As you scramble to finish up your shopping lists this time of year, don’t forget the ones who helped ensure you knew how to write that list to begin with—the teachers in your life! I’ve always been one to give teacher gifts at the holidays, but even more so after being a teacher for the past couple of years. Do you know what teachers go through the last week before winter break? Trust me, they deserve all of your gifts, thanks, and praise.
Truly, any gift (big or small) is so appreciated by teachers any time of year. However, depending on how well you know your child’s teacher, you may find teacher gift giving a bit challenging. But it doesn’t have to be with my one-stop teacher gift ideas.
Use Teacher Favorites Lists
First, if your teacher has a list of favorite things—use it. If not, get this one or this one now, and send it to him or her to fill out. Then, distribute it to your class roster for use all year long. You will be a hero. Other parents will thank you, and your teacher will fall at your feet in gratitude.
If your teacher does have a favorites list and there’s a part that says “I have too many _________” or “I don’t need any more ___________”, respect it. I’m going to go out on a limb here and say 99% of those blanks are filled with “cups” or “mugs”. I know mine is. So, just say NO to the mugs. For a profession that has so few opportunities for bathroom breaks, parents really like to keep teachers hydrated!
Top 5 Teacher Gifts to Give
1. Gift Cards
They may seem cheesy or cliché, but gift cards are one of the things that teachers actually really want. We use them.
Several teacher friends have told me they love receiving gift cards for services, such as spa or manicures/pedicures. Others love restaurant gift cards. One teacher told me that she loves restaurant gift cards because it encourages her to get out and try new places.
And there are always the good ole standards: Target or Amazon. No teacher will ever complain about receiving a gift card from either of these. Also, don’t forget about a Visa gift card. I received a few last year and loved that I could spend them anywhere.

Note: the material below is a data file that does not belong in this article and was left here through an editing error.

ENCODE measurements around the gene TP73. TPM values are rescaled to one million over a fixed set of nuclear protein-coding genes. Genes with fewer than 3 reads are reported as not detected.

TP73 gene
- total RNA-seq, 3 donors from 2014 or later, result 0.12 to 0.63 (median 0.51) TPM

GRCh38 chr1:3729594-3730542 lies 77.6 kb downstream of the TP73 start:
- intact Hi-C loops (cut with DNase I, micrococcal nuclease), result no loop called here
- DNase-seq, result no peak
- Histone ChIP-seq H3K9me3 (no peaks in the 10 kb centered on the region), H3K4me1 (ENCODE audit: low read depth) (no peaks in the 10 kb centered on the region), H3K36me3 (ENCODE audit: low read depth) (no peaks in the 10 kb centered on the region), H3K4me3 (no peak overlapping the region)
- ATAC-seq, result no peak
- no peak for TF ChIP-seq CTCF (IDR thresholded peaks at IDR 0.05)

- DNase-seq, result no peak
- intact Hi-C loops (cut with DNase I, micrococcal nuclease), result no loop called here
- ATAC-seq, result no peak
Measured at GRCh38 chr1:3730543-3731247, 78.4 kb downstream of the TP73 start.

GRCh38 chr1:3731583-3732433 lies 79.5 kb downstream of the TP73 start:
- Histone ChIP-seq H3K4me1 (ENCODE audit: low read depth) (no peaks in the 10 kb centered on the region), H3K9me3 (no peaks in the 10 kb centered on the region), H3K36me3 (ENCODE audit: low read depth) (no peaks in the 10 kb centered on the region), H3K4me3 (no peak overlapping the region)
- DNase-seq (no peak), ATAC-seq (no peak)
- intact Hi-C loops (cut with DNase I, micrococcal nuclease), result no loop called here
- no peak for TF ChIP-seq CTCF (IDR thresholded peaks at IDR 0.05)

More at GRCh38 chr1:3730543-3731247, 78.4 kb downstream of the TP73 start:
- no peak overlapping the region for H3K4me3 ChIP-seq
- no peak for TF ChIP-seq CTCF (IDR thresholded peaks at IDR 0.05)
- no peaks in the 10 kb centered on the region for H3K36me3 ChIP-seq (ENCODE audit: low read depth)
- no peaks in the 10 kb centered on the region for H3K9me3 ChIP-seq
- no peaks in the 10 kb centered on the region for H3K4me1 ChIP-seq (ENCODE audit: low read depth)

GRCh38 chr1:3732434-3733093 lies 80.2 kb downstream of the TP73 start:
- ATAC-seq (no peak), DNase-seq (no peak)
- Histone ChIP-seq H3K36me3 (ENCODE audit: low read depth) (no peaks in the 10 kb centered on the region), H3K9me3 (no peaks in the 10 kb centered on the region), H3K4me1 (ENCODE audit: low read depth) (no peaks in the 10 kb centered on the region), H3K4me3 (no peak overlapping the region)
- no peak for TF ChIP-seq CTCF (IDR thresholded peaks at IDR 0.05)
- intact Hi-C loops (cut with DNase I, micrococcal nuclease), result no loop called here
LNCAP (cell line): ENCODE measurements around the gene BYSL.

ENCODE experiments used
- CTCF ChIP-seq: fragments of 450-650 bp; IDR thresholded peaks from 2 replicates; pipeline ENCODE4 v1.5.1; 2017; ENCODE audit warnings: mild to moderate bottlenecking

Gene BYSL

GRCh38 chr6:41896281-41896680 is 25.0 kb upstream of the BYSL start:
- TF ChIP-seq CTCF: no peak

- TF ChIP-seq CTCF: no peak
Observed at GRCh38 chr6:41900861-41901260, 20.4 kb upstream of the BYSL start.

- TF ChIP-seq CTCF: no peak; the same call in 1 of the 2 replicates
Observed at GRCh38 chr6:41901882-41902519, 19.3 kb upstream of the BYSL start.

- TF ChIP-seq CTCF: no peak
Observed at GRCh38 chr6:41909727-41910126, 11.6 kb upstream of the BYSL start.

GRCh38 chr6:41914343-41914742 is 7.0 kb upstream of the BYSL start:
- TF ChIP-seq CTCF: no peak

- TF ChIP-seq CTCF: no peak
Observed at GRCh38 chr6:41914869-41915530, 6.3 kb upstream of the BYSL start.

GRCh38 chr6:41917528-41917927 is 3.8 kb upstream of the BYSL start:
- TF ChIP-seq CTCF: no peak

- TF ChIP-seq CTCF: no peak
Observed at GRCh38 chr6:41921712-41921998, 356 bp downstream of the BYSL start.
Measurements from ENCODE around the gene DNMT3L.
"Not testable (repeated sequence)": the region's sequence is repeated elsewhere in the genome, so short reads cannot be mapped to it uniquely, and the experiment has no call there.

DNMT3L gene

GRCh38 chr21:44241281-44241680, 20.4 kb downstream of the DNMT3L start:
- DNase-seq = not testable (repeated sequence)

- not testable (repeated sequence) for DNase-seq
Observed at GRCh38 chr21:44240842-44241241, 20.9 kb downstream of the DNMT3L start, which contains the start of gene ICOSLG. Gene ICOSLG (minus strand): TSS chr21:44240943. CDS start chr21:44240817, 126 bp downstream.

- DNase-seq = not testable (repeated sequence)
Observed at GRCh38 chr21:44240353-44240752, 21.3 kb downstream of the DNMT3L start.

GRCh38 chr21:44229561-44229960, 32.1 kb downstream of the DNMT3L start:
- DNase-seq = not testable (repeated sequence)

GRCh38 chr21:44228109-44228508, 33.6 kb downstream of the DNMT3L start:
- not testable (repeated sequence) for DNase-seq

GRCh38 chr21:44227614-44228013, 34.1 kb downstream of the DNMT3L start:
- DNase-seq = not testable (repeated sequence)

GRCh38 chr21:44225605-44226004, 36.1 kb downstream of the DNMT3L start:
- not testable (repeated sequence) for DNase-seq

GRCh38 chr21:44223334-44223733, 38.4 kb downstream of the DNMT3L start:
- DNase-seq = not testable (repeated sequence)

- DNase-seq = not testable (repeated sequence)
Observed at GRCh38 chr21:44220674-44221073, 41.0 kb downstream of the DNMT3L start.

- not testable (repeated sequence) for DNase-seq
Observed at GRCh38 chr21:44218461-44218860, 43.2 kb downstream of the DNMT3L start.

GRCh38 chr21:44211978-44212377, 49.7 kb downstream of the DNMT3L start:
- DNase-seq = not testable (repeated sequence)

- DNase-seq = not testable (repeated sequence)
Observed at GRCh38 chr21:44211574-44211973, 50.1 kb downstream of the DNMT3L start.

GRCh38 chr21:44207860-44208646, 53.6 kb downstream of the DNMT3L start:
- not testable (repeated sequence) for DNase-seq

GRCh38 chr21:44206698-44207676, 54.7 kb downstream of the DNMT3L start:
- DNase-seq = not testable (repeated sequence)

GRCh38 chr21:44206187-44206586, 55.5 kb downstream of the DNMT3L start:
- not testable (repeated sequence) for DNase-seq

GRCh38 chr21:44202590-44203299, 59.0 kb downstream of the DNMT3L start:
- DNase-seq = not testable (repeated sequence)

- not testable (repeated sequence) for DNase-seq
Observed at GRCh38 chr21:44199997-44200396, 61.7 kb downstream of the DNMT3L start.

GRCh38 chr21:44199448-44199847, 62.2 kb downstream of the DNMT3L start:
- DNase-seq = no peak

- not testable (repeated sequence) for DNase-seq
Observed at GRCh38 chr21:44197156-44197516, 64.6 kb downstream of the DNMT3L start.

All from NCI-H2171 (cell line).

2. Breakfast or Lunch
If you want to absolutely thrill your teacher, send them a text or email telling them you’re dropping off breakfast or lunch for them tomorrow. You can also have it delivered (clear this with the front office first). Just make sure to take note of any dietary needs.
A meal is always a great gift, but it will be especially appreciated in those final days leading up to winter break when everyone is in survival mode.
3. Personalized Notepads or Cards
Notepads or cards personalized with your teacher’s name or initials on them are timeless and will always get used. Whether they use them for personal business or sending notes home to parents, teachers always need cute paper products.
4. Good Pens
What goes better with notepads than pens? A good pen is hard to beat. And teachers love a good pen! Sharpies and Flair pens are usually big hits with teachers. A personal favorite of mine are the Talking Out of Turn Jotter Pens. And they don’t get cuter than this Schoolin set.
Now this one might seem a little controversial, but use your best judgment. Some of my favorite teacher gifts that I’ve received have been bracelets and earrings. I love that parents and students took the time to notice my style and pick out something with me in mind.
This might not apply to every teacher you have, but if you have a jewelry-wearing teacher, treat her to something you think she might like.
Fun ID lanyards are another great gift option for teachers. Teachers have to carry their ID and keys on them at all times, so they might as well look great doing it!
A Teacher Gift That’s Always in Style
No matter what teacher gift you decide on, have your child include a hand-drawn picture or note of appreciation to their teacher. This simple gesture will mean more to a teacher than anything else you could give them. I have one friend who said receiving those notes is the highlight of her whole year, and she keeps each one in a special book.
Sometimes the simplest gestures mean the most.
Think Beyond the Classroom Teachers
Finally, if you have a little extra time this season, try to remember the staff at your schools who aren’t necessarily in the classroom with your child every day—custodians, cafeteria workers, administrators, specials teachers, librarians, etc. While they aren’t the lead classroom teachers, these individuals are instrumental in the day-to-day life of our schools, and they are often overlooked when gift-giving time comes around.